From Ruralism to Computer Security with Becky Bace

March 13, 2007

On the 12th episode of The Silver Bullet Security Podcast, Gary talks with Becky Bace, Advisor to Venture Capital firm Trident Capital. Becky spent twelve years at the NSA working on intrusion detection and cryptography from 1984 until 1996, followed by a stint at Los Alamos National Laboratory. Gary and Becky discuss growing up in rural America, explosives, and Becky’s Jimmy Hoffa sponsored college funding situation. They also talk about the evolution of security curricula in academia, rampant commercialization of computer security, Becky’s involvement in tracking down the notorious Kevin Mitnick, vicodin-induced creativity, and eclectic music.

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Transcript


Gary McGraw: I’m always pleased to come across security gurus who grew up in the country. Did your experiences as a girl blowing up tree stumps with ammonium nitrate have any impact on your choice of computer security as a career?

Becky Bace: Aside from fostering a sense of enjoying the perverse, I suspect it probably did. Actually, I think there’s an aspect of security that marks the evolution of folks who end up in security in that, at some point, you’re interested in how things fail. Obviously, explosives push that envelope.

McGraw: They help things fail more quickly. It’s funny—you and I know a lot of people in computer security who are into explosives and firearms and stuff like that.

Bace: Well, it’s fun. I remember chatting with folks when I first got involved in security in the mid to late ’80s. It seemed that most of them had an almost orderly progression into information security: they were ham radio operators early on, got enchanted with the whole notion of coding, and developed an avid interest in picking locks. We were far enough out in the woods and far enough removed from the ham radio operators that aside from the occasional keying, I didn’t really get enchanted with that. But I did love to pick locks. It was part of that set of interests.

McGraw: The other thing that got you started was being sent to college by the teamsters.

Bace: Originally, I went to the University of Alabama in Birmingham, and that was sort of a hurry-up situation. I came from rather humble means—large family, single-wage earner—and it wasn’t particularly clear that I would go to college immediately. It looked as if I was going to take a year or two off and work to afford tuition. Lo and behold, not only the teamsters, but also General Mills, of all people, anteed up scholarships at the last minute, which allowed me to go to college.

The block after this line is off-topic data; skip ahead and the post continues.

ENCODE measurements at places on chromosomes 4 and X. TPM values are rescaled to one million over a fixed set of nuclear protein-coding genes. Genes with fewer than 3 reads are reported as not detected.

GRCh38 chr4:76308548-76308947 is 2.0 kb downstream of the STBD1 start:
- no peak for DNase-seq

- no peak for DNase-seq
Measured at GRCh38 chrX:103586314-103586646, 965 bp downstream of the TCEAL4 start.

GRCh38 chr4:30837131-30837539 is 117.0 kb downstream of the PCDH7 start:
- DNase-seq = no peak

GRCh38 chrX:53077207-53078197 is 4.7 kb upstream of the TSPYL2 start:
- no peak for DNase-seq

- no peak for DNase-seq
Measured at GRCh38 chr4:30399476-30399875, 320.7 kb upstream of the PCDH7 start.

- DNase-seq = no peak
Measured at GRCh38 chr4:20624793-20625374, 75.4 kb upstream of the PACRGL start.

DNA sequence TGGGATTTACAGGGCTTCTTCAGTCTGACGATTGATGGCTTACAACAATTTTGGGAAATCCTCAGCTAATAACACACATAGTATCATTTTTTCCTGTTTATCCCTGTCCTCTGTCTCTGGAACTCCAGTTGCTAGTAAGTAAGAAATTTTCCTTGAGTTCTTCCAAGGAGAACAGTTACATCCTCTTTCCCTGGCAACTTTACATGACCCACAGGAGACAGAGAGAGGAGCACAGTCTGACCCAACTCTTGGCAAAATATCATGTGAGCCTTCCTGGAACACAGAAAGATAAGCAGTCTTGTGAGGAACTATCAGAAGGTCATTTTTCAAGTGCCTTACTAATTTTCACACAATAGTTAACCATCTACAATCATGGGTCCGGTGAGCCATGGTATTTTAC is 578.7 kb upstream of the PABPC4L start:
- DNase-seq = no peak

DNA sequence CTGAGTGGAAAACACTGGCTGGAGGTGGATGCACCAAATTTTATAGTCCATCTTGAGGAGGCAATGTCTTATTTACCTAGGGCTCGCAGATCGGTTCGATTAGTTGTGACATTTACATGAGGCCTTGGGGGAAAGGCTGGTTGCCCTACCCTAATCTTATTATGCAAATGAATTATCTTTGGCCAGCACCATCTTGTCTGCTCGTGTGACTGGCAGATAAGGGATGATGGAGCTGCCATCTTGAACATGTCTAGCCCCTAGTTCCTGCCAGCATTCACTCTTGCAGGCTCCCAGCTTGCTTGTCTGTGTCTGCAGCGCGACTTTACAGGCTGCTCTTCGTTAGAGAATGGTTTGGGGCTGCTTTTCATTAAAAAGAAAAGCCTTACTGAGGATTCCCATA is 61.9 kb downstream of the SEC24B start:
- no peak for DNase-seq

McGraw: Where you discovered math, and that’s all she wrote.

Bace: Absolutely. I went in believing that I was going to do something reasonably nailed-down compared to computer security. I was actually going to be a medical records administrator and got waylaid on the way. I remember going into the guidance counselor, and the guy telling me that it’s the first time in his career that he’s ever encountered anyone coming through the door saying, “I want to sign up for a major that requires more math, not less.”

McGraw: Back then, I bet that if you wanted to study things like computer security and cryptography, you had to do math, and there probably wasn’t much offered in terms of courses about computer security.

Bace: No, at that point, there was no such thing as a computer major, let alone a computer security major.

McGraw: You played a pivotal role in the apprehension of Kevin Mitnick. What was that like?

Bace: It was insane, purely insane. I was in a situation where I knew a fair amount about the domain—about the investigative capabilities of all the parties involved—and had a sense of what an actual, successful apprehension represented in terms of a very convincing proof of concept. I think, to a degree, people believed that the folks who alleged that hackers were actually getting into these major systems were in some way delusional or victims of their own wishful thinking. At the same time, I think there were folks who believed that a lot of the curative measures and the investigative measures and so forth were also similarly fluff. I thought it was interesting and emblematic of a point in which folks got to demonstrate that, yes, bad things were going on, victims were compelled to come forward and characterize the nature of the problems that they had, and we were able to demonstrate that some of the things that were put forth as potential ways of apprehending someone actually worked.